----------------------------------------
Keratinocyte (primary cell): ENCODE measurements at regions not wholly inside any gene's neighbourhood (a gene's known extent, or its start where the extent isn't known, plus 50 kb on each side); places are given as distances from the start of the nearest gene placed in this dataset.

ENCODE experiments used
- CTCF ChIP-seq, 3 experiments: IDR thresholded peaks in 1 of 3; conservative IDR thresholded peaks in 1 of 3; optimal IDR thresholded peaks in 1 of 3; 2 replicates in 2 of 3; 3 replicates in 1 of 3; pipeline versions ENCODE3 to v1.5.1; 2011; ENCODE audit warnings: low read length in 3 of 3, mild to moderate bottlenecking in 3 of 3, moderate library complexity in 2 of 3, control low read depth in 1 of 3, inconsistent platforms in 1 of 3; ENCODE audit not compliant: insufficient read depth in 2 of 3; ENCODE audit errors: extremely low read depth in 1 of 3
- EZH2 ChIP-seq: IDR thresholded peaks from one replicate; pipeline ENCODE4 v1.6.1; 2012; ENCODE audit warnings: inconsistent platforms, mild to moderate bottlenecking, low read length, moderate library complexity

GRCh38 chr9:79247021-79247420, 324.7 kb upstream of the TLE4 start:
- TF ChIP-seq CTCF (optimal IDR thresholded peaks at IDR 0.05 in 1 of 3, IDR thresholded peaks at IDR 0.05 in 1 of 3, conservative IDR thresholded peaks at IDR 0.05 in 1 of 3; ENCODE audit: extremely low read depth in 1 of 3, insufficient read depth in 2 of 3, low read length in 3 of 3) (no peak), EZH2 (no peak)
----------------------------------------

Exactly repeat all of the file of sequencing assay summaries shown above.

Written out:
Keratinocyte (primary cell): ENCODE measurements at regions not wholly inside any gene's neighbourhood (a gene's known extent, or its start where the extent isn't known, plus 50 kb on each side); places are given as distances from the start of the nearest gene placed in this dataset.

ENCODE experiments used
- CTCF ChIP-seq, 3 experiments: IDR thresholded peaks in 1 of 3; conservative IDR thresholded peaks in 1 of 3; optimal IDR thresholded peaks in 1 of 3; 2 replicates in 2 of 3; 3 replicates in 1 of 3; pipeline versions ENCODE3 to v1.5.1; 2011; ENCODE audit warnings: low read length in 3 of 3, mild to moderate bottlenecking in 3 of 3, moderate library complexity in 2 of 3, control low read depth in 1 of 3, inconsistent platforms in 1 of 3; ENCODE audit not compliant: insufficient read depth in 2 of 3; ENCODE audit errors: extremely low read depth in 1 of 3
- EZH2 ChIP-seq: IDR thresholded peaks from one replicate; pipeline ENCODE4 v1.6.1; 2012; ENCODE audit warnings: inconsistent platforms, mild to moderate bottlenecking, low read length, moderate library complexity

GRCh38 chr9:79247021-79247420, 324.7 kb upstream of the TLE4 start:
- TF ChIP-seq CTCF (optimal IDR thresholded peaks at IDR 0.05 in 1 of 3, IDR thresholded peaks at IDR 0.05 in 1 of 3, conservative IDR thresholded peaks at IDR 0.05 in 1 of 3; ENCODE audit: extremely low read depth in 1 of 3, insufficient read depth in 2 of 3, low read length in 3 of 3) (no peak), EZH2 (no peak)